Today the Court of Appeal increased the sentences of 4 men who, from August 2007 to July 2010 defrauded elderly and infirm people out of considerable sums of money - often their life savings - by pretending that their properties needed urgent repairs.
The Attorney General, Dominic Grieve QC MP, applied to the Court of Appeal for permission to refer these sentences as unduly lenient, arguing they did not reflect the overall criminality and impact on victims.
Thomas Connors Senior, Thomas Connors Junior, Karl O’Hara, and Lawrence Newbury were part of a sophisticated and well-run conspiracy. The costs would escalate as further supposed problems with the properties were identified. Sometimes the offenders damaged the property themselves; sometimes the victims were intimidated and threatened until they handed over money.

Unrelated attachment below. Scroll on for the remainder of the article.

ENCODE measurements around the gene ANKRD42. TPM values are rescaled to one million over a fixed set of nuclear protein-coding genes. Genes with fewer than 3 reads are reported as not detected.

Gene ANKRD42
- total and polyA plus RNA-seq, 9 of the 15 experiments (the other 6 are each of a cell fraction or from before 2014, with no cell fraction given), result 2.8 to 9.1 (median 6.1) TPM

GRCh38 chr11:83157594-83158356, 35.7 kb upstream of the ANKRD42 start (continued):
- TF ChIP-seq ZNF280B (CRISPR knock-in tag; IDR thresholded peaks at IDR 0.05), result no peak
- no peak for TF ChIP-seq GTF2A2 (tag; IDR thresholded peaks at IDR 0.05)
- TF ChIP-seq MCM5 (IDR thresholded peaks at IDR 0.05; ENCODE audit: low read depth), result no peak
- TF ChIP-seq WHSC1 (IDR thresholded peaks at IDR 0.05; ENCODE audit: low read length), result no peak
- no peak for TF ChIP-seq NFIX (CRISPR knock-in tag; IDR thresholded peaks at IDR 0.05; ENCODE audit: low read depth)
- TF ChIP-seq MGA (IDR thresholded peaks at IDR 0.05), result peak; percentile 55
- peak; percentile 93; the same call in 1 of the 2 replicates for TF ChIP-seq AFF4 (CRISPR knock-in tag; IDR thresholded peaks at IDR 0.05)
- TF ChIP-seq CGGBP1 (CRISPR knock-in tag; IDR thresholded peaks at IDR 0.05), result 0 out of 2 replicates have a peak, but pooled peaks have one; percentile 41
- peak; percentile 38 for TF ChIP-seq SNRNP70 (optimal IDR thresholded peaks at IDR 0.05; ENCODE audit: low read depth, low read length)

The 4 had pleaded guilty earlier this year and were sentenced to terms of imprisonment ranging from 26 weeks suspended for 12 months, to 4 years. These were today raised by between 1 to 2 years each. The sentence of John Connors, who was also charged and pleaded guilty with them, was referred but left unchanged.
After appearing in person at court, the Attorney General welcomed the judgement:
This was a callous and well-organised nationwide conspiracy to defraud, which was deliberately targeted at the vulnerable, and in particular the elderly. There were many aggravating factors and the sums of money defrauded could not tell the whole story alone. The loss of savings of £2,000 can be just as devastating as £20,000 to another victim.